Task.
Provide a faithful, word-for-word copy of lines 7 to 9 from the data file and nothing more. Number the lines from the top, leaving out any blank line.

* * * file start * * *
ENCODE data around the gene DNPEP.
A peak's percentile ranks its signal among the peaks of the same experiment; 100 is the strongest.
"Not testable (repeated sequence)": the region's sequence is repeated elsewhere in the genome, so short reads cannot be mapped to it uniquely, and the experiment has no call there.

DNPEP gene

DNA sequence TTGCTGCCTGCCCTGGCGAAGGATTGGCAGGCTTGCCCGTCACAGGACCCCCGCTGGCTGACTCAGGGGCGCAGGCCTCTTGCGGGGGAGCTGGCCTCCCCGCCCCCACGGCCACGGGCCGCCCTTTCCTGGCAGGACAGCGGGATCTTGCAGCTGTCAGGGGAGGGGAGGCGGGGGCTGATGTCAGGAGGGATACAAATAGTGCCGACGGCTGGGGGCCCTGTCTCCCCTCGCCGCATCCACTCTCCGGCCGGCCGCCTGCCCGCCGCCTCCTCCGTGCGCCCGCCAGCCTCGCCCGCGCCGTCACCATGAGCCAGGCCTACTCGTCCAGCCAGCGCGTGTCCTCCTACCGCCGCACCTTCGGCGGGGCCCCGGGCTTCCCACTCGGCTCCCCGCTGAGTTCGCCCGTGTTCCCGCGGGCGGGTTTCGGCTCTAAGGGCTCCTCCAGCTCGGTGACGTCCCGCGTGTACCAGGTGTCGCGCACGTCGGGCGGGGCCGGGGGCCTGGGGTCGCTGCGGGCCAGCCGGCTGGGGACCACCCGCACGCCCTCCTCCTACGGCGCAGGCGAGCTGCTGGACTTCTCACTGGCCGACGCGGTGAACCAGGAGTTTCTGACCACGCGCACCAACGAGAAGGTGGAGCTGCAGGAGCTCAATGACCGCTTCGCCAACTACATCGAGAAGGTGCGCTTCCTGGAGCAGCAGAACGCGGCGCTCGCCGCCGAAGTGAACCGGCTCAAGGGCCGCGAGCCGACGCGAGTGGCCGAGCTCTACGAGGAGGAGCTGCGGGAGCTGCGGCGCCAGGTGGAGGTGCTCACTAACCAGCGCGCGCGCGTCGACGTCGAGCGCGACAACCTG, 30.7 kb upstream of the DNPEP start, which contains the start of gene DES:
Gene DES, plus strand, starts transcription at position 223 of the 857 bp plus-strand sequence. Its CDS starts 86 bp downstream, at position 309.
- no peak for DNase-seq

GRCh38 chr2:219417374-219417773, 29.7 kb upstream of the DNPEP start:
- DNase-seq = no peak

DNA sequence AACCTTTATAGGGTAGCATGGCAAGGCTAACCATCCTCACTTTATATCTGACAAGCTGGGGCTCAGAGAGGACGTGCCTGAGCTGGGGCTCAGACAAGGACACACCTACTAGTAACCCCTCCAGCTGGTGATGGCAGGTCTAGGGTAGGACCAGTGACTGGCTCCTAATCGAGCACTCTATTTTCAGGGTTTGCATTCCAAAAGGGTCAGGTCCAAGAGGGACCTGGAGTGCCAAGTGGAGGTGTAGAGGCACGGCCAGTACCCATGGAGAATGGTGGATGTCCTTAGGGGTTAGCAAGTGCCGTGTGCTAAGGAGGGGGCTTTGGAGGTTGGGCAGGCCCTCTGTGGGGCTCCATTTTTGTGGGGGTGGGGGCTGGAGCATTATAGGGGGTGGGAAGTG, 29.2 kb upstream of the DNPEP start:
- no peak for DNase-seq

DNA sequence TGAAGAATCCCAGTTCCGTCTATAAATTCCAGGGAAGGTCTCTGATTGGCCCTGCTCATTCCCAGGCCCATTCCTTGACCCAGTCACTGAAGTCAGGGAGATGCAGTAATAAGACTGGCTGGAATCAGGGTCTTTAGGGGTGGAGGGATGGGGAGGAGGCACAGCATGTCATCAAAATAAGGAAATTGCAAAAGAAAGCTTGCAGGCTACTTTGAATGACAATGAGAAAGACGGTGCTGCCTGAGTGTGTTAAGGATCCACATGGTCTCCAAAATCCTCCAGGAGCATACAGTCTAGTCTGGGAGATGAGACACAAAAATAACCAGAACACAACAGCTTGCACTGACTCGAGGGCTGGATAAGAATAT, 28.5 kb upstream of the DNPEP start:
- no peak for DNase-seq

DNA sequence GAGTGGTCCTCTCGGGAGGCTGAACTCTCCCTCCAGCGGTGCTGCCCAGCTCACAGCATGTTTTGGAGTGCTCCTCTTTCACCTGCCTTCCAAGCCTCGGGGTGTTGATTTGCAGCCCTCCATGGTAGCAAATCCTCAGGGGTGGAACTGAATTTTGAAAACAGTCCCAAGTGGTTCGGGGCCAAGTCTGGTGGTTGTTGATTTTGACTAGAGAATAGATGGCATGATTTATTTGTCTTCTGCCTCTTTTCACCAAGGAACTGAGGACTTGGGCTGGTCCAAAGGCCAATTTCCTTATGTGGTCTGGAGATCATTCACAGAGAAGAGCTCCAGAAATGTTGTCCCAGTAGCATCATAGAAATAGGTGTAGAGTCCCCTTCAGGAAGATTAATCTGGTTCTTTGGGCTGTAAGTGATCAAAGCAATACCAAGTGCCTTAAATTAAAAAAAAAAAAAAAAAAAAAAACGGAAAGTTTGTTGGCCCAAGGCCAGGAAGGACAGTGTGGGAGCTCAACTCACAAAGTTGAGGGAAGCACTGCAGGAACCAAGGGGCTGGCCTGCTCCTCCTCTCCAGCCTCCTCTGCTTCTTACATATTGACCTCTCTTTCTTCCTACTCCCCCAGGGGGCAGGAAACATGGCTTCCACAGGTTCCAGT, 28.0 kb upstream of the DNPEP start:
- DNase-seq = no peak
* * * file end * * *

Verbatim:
- no peak for DNase-seq

GRCh38 chr2:219417374-219417773, 29.7 kb upstream of the DNPEP start:
- DNase-seq = no peak